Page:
For many who were affected by the misapplication of Robodebt, the scars run deep. Those incorrectly saddled with debt, or who were close to someone who was, have endured great stress. In some cases the consequences were tragic.
The mistakes of the past cannot be undone, but according to attorney-general Mark Dreyfus, a newly instituted tribunal will prevent a repeat by helping Australians challenge government decisions quickly and easily.
Towards the end of 2023, the federal government introduced legislation that advocated the formation of the Administrative Review Tribunal. It will replace the Administrative Affairs Tribunal, whose faults were highlighted in the Robodebt royal commission.
The royal commission said in its final report that warnings the scheme’s debt calculation methods were unlawful were ignored in 2014. What followed was an alleged $1.76 billion in debts being raised unlawfully.
After Robodebt was suspended in 2019, the Commonwealth settled a class action totalling $1.8 billion.
Will the new tribunal prevent a Robodebt redux?
Mr Dreyfus believes the Administrative Review Tribunal (ART) will have the checks and balances required to greatly reduce the risk of a repeat of the Robodebt tragedy. He said the ART would provide Australians with several new processes. As a result, challenging government decisions will become easier.
Mr Dreyfus outlined his aims for the ART in an essay he wrote for The Monthly. “A key objective … will be to improve the quality and transparency of decision-making across government,” he wrote.
The ART will provide Australians with a quick, informal and simple means of challenging government decisions that affect their rights and interests, he continued.
“A key objective of the new tribunal will be to improve the quality and transparency of decision-making across government.”
The remit of the ART will encompass a wide range of government agencies, including aspects of Robodebt and other factors. First, taxation, child support and social security will be incorporated. Additionally, NDIS, freedom of information and visas will be included.
Within the ART’s scope will be the following:
- enhanced powers and procedures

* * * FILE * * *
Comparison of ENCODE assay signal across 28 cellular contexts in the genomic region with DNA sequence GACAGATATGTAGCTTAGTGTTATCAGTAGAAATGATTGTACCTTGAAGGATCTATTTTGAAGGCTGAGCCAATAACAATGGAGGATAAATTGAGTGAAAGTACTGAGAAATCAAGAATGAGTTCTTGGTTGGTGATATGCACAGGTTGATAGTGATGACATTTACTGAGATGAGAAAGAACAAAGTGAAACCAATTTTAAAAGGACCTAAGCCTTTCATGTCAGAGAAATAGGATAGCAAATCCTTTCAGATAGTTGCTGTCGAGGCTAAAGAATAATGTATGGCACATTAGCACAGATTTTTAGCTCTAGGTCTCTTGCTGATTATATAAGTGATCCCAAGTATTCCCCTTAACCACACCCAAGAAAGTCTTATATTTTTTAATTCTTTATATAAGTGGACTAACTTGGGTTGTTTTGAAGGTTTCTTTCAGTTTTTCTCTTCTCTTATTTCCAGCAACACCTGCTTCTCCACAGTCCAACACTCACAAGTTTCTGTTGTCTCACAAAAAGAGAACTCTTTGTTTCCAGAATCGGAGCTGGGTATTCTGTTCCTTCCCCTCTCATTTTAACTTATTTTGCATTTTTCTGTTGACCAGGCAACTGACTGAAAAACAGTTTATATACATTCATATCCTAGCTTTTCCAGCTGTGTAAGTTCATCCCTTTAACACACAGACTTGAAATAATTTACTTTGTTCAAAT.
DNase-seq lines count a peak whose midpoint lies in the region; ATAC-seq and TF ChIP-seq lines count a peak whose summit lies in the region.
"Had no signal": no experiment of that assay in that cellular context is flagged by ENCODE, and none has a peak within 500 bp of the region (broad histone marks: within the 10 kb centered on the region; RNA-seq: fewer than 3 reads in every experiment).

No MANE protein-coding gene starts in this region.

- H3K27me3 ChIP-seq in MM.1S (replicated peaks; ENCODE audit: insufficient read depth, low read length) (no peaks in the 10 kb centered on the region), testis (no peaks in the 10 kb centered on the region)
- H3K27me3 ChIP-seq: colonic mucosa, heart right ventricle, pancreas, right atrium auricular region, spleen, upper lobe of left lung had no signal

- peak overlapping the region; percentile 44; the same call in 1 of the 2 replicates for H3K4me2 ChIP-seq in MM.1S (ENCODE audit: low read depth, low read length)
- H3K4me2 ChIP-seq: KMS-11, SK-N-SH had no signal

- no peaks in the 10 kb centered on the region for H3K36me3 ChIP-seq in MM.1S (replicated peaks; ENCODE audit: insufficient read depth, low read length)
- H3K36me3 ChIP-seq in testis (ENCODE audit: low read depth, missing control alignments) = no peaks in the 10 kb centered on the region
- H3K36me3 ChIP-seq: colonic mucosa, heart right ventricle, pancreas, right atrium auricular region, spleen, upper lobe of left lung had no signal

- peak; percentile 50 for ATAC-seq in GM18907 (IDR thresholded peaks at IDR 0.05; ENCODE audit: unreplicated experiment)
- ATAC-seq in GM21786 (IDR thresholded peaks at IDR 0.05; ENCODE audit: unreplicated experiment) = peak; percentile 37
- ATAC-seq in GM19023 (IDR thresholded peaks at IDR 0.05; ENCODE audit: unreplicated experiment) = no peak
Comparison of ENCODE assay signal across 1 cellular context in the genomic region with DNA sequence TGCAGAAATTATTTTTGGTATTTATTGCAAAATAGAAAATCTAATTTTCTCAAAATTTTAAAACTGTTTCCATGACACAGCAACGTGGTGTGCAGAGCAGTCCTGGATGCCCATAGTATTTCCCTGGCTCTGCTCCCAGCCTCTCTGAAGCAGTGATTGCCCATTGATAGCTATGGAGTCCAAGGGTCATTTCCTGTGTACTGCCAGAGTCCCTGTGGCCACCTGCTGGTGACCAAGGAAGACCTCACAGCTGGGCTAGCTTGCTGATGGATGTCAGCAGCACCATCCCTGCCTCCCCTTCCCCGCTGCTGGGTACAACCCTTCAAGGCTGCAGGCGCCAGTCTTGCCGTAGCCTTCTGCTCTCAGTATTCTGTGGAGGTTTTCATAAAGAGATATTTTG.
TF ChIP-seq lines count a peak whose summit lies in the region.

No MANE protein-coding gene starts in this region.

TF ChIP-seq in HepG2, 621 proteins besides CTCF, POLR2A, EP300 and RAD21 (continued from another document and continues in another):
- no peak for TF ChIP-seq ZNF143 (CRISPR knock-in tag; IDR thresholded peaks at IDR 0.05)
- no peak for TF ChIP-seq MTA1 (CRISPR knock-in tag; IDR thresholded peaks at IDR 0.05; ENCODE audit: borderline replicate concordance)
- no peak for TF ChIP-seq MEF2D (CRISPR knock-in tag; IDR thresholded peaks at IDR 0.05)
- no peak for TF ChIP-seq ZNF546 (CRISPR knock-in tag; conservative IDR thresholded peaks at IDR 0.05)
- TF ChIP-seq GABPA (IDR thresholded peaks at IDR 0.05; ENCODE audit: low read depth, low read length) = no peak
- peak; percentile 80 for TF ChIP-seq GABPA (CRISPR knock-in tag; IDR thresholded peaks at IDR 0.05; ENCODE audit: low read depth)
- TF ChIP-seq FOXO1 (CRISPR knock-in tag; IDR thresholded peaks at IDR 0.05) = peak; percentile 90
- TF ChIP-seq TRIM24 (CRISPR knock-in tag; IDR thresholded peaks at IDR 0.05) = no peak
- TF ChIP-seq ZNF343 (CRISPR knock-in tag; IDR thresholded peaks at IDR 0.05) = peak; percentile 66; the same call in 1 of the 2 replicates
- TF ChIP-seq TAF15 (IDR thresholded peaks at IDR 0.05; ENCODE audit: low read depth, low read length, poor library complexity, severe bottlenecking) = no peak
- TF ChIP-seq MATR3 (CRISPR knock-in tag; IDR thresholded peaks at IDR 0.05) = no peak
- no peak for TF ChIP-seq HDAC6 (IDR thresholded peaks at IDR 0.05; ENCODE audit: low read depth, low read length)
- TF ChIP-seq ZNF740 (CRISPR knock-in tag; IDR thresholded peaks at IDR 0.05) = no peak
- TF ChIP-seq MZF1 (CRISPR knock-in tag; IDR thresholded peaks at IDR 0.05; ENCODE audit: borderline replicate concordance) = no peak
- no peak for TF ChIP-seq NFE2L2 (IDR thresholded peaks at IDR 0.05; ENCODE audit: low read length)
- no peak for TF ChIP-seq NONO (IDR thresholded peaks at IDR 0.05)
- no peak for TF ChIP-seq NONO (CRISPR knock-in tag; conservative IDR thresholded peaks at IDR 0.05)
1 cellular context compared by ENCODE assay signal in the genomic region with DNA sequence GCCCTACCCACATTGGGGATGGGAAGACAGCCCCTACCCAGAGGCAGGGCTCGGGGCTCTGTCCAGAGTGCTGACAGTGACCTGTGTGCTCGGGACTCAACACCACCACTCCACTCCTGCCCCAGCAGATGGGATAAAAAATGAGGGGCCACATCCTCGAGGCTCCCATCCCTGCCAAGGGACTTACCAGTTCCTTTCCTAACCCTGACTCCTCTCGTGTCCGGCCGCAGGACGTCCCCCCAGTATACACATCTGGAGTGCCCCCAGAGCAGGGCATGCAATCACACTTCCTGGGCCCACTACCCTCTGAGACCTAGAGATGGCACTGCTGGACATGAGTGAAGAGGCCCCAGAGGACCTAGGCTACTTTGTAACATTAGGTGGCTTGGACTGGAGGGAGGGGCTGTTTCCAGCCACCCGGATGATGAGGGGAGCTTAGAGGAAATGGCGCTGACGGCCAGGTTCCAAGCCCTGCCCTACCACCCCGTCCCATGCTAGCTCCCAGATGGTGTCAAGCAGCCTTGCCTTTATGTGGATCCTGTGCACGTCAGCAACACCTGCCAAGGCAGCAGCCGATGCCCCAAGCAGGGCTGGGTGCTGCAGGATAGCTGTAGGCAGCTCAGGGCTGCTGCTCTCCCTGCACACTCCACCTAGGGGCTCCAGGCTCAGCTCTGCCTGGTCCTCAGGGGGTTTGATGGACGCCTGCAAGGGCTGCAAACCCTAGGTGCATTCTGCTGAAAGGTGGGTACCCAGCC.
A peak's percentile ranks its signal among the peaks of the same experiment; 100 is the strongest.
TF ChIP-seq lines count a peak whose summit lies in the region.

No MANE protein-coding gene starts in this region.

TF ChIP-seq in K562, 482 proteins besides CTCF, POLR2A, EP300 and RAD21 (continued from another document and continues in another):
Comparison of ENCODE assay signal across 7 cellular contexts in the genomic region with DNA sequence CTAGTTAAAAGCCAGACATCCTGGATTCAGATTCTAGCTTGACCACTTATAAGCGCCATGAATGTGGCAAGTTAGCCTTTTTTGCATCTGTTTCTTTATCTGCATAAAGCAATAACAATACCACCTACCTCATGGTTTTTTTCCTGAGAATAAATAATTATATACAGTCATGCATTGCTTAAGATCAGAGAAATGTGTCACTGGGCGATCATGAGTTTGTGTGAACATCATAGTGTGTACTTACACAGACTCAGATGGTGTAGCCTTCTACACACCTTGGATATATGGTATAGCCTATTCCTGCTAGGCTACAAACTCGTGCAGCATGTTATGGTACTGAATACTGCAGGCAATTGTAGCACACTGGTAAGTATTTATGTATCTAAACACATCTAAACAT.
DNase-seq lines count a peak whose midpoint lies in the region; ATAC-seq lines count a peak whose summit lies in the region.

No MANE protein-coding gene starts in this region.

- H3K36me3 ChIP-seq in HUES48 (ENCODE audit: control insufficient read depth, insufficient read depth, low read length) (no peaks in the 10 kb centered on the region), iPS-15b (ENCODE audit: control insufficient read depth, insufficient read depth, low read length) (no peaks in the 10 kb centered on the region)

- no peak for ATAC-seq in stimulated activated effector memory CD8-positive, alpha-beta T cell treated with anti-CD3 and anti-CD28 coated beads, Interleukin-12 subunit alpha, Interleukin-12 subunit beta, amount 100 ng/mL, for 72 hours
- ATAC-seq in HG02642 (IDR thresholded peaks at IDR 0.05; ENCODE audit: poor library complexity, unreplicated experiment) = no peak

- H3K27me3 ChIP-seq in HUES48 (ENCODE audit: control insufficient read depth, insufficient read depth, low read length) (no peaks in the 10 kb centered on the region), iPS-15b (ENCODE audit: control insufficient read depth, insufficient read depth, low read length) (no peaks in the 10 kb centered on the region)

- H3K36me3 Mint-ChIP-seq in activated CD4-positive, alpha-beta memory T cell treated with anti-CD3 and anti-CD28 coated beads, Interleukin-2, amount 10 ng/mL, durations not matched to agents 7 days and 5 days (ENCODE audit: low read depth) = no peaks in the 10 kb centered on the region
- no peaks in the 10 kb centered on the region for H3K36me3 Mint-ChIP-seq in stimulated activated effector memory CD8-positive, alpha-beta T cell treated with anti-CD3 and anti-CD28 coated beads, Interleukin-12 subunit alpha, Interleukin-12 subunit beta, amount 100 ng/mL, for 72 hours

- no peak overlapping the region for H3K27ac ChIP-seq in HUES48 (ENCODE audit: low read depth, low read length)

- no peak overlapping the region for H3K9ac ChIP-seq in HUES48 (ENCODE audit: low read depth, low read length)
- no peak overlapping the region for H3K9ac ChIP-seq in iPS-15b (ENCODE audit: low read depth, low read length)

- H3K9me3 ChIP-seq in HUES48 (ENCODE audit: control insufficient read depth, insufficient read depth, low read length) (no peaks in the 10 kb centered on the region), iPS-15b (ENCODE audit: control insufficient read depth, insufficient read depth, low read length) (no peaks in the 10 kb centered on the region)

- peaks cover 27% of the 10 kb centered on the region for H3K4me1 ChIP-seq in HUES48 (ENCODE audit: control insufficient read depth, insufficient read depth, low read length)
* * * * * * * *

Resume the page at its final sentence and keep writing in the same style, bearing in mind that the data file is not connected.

- a transparent and merit-based selection process for all members
- simplified membership structure
- greater powers for the resident to manage ART members
- simpler application processes and emphasis on a non-adversarial approach
- mechanisms for the ART to identify, escalate and report on systemic issues in administrative decision making.
Those sound like positive reforms, but the ART has yet to commence operations. It will do so this year, as a non-corporate Commonwealth entity accountable to the Parliament, provided legislation is passed.
Mr Dreyfus opens his essay in The Monthly with the words of Kathleen Madgwick: “He was meant to be here.” Those words refer to Ms Madgwick’s son Jarrad, and she uttered them when appearing at the royal commission last year. After receiving a Robodebt notice from Centrelink of an alleged $2000 debt, without evidence or explanation, Jarrad took his own life. He was 22.
The story of Kathleen and Jarrad was not an isolated case. Mr Dreyfus outlined a similar case involving a mother and her 28-year-old son. Then there was the case of a single mother saddled with a debt notice of $6000. The woman was forced to start repaying the debt in instalments even as she was going through a challenge process.
The process took months, during which time the woman continued with full-time work while looking after her children.
Mr Dreyfus has challenged Opposition Leader Peter Dutton, a senior cabinet minister during Robodebt’s existence, to embrace the reforms.
Time will tell if he does.
Were you or someone close to you affected by Robodebt? What action did you take? Let us know via the comments section below.